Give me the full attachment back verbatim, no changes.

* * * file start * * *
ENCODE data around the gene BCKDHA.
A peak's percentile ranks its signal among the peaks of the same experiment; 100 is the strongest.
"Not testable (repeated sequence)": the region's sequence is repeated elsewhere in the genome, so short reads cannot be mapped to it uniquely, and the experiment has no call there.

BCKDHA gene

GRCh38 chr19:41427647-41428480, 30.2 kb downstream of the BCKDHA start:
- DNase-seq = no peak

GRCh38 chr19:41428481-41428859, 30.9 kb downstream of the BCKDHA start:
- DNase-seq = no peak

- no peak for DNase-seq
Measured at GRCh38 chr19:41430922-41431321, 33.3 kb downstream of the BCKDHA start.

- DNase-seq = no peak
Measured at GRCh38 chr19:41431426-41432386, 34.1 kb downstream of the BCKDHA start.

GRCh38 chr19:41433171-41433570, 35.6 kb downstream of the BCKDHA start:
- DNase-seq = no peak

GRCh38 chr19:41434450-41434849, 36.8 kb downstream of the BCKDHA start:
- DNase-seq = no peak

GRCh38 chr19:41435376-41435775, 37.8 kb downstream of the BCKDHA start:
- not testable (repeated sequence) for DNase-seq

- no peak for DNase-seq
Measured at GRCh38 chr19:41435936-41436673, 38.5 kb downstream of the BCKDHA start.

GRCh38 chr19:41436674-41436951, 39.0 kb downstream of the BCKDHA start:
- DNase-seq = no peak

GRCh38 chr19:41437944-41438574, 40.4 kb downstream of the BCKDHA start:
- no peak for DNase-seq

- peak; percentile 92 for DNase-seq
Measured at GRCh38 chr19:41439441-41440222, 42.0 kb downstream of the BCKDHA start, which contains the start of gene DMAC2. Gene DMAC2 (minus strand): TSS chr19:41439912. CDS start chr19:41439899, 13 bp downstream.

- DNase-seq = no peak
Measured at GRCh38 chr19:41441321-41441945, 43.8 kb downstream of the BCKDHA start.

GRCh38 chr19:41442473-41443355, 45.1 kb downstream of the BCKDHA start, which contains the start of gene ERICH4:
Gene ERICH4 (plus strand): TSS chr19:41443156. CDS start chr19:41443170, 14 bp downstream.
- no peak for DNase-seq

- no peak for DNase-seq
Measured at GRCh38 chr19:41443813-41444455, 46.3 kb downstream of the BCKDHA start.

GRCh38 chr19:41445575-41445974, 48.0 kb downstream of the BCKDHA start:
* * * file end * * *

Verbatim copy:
ENCODE data around the gene BCKDHA.
A peak's percentile ranks its signal among the peaks of the same experiment; 100 is the strongest.
"Not testable (repeated sequence)": the region's sequence is repeated elsewhere in the genome, so short reads cannot be mapped to it uniquely, and the experiment has no call there.

BCKDHA gene

GRCh38 chr19:41427647-41428480, 30.2 kb downstream of the BCKDHA start:
- DNase-seq = no peak

GRCh38 chr19:41428481-41428859, 30.9 kb downstream of the BCKDHA start:
- DNase-seq = no peak

- no peak for DNase-seq
Measured at GRCh38 chr19:41430922-41431321, 33.3 kb downstream of the BCKDHA start.

- DNase-seq = no peak
Measured at GRCh38 chr19:41431426-41432386, 34.1 kb downstream of the BCKDHA start.

GRCh38 chr19:41433171-41433570, 35.6 kb downstream of the BCKDHA start:
- DNase-seq = no peak

GRCh38 chr19:41434450-41434849, 36.8 kb downstream of the BCKDHA start:
- DNase-seq = no peak

GRCh38 chr19:41435376-41435775, 37.8 kb downstream of the BCKDHA start:
- not testable (repeated sequence) for DNase-seq

- no peak for DNase-seq
Measured at GRCh38 chr19:41435936-41436673, 38.5 kb downstream of the BCKDHA start.

GRCh38 chr19:41436674-41436951, 39.0 kb downstream of the BCKDHA start:
- DNase-seq = no peak

GRCh38 chr19:41437944-41438574, 40.4 kb downstream of the BCKDHA start:
- no peak for DNase-seq

- peak; percentile 92 for DNase-seq
Measured at GRCh38 chr19:41439441-41440222, 42.0 kb downstream of the BCKDHA start, which contains the start of gene DMAC2. Gene DMAC2 (minus strand): TSS chr19:41439912. CDS start chr19:41439899, 13 bp downstream.

- DNase-seq = no peak
Measured at GRCh38 chr19:41441321-41441945, 43.8 kb downstream of the BCKDHA start.

GRCh38 chr19:41442473-41443355, 45.1 kb downstream of the BCKDHA start, which contains the start of gene ERICH4:
Gene ERICH4 (plus strand): TSS chr19:41443156. CDS start chr19:41443170, 14 bp downstream.
- no peak for DNase-seq

- no peak for DNase-seq
Measured at GRCh38 chr19:41443813-41444455, 46.3 kb downstream of the BCKDHA start.

GRCh38 chr19:41445575-41445974, 48.0 kb downstream of the BCKDHA start: